Although often taken for granted, lighting is one of the most powerful artificial tools that we possess. If you’ve ever fallen victim to a post-sunset power cut, you’ll probably understand just how much we have come to rely on man-made illumination.
The problem however is that traditional incandescent bulbs have been wasting our money and energy for a good number of years. Whilst they do undoubtedly provide exactly what we need, when we need it at the flick of a switch, rising utility bills can leave even the wealthiest of people with a confused face and a slight sigh.
With that being said, there are of course alternatives that in the long run can be just as effective as well as being easier on your pocket as well as your energy consumption.
The first thing that probably pops into your head is candles, in fact you might have a stash of unused wax torches just sitting around doing nothing.
There’s a massive selection of candles including the long candelabrum variety if you’re of the classical persuasion and literally thousands of different scented ones if you like the idea of your home smelling of cinnamon, apples or even Elton John’s garden.
Of course the downside of candles is that although they may be almost cost-free to run and aesthetically and fragrantly pleasing, you won’t get anywhere near the same levels of light that you’d get with a bulb.
Solar lights might be commonly associated with outdoor lighting but that’s not to say that they don’t make for great indoor illumination in the right situation.
As you’d probably expect, they have a light sensor which when not being fed illumination will cause the lamp to shine meaning that there’s no need for plugs or electrics (apart from the internal wiring).
They are perhaps more suited for use with smaller spaces as unless you’re truly invested in the power of these lamps, products suitable for lighting larger spaces may cost you a fair bit of money before you start saving.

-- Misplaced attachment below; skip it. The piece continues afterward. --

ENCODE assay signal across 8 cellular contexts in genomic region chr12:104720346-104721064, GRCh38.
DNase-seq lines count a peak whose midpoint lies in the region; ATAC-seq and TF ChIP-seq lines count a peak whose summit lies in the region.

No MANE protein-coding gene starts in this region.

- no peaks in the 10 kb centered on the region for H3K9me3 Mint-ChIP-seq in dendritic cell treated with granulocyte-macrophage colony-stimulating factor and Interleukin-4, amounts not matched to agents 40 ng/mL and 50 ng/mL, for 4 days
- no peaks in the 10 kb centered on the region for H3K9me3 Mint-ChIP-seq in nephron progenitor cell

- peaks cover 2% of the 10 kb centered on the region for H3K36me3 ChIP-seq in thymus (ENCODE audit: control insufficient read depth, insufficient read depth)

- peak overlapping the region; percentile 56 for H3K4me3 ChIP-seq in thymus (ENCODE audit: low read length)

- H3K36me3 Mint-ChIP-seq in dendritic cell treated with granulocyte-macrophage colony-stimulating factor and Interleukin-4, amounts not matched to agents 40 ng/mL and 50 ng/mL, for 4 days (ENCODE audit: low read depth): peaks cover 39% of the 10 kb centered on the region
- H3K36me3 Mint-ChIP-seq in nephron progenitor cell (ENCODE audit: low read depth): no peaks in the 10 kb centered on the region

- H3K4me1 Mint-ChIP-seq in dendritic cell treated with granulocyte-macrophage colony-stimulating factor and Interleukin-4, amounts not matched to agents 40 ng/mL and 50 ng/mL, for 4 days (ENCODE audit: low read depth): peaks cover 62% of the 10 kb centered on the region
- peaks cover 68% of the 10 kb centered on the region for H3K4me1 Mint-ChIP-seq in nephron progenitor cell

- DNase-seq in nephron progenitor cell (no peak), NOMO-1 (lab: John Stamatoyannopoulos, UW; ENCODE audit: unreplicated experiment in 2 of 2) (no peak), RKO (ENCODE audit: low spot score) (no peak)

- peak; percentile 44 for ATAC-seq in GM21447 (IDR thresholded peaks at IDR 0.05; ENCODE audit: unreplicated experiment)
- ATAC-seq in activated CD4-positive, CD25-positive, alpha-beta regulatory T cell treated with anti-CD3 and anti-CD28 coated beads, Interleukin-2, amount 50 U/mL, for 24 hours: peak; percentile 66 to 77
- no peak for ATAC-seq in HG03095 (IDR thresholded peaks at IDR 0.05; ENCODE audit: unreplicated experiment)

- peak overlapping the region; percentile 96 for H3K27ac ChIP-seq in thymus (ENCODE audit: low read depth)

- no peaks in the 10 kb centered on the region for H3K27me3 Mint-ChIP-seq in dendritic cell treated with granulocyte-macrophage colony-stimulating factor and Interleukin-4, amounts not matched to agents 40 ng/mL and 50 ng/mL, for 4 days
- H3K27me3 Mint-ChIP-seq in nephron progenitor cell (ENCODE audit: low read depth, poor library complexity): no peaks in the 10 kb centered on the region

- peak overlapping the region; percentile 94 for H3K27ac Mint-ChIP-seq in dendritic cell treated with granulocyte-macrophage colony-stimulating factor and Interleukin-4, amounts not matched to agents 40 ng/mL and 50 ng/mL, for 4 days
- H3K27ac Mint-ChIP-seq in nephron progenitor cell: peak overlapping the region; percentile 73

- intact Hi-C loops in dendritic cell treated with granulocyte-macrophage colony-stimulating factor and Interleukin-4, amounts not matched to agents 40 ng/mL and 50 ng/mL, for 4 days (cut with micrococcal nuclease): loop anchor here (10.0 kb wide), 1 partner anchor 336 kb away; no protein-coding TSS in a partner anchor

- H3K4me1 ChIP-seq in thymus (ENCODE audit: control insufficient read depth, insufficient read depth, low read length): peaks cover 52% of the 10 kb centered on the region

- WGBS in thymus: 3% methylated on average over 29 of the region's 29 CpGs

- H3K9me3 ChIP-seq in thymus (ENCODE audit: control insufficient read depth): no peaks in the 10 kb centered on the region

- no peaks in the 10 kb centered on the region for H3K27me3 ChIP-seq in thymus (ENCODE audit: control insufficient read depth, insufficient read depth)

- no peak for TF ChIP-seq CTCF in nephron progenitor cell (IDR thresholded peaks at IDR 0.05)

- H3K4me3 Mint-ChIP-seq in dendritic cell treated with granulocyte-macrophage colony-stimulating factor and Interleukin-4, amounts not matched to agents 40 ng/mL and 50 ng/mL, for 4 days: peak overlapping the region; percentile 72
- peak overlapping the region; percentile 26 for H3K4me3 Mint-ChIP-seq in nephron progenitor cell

The principal feature of incandescent lamps is their ability to light an entire room and many alternatives can’t match them in terms of ranges – especially when being used indoors.
A simple switch to LED bulbs though can offer instant benefits over the traditional options. Using almost all of the energy that is produced as well as working with much less effort, LED lighting has been touted by many as the “lighting of the future”.
LED lighting may cost a bit more initially but the bulbs tend to last for much longer and as they use less energy, you will be saving money almost instantly.
Somewhere on the border between genius and strange, a Brazilian mechanic has managed to find a way to use old plastic bottles to provide light.
Alfredo Moser filled bottles with water and a little bleach and placed them in carefully crafted holes in the roof which refracts natural light and illuminates rooms. It’s predicted that this method provides between 40 and 60W of light.
The Moser light has been transforming the lives of people living in poverty since 2002 and continues to do so today. You probably won’t be installing them but it is a revolutionary breakthrough to say the least.
The End of Incandescent Bulbs
With plans in place to phase out all energy wasting lamps by 2018, there’s no time like the present to take control of your lighting arrangements.
The most obvious way to do this is of course LED lighting, saving money and energy, but you’ll have a few tricks up your sleeve if you ever need them.
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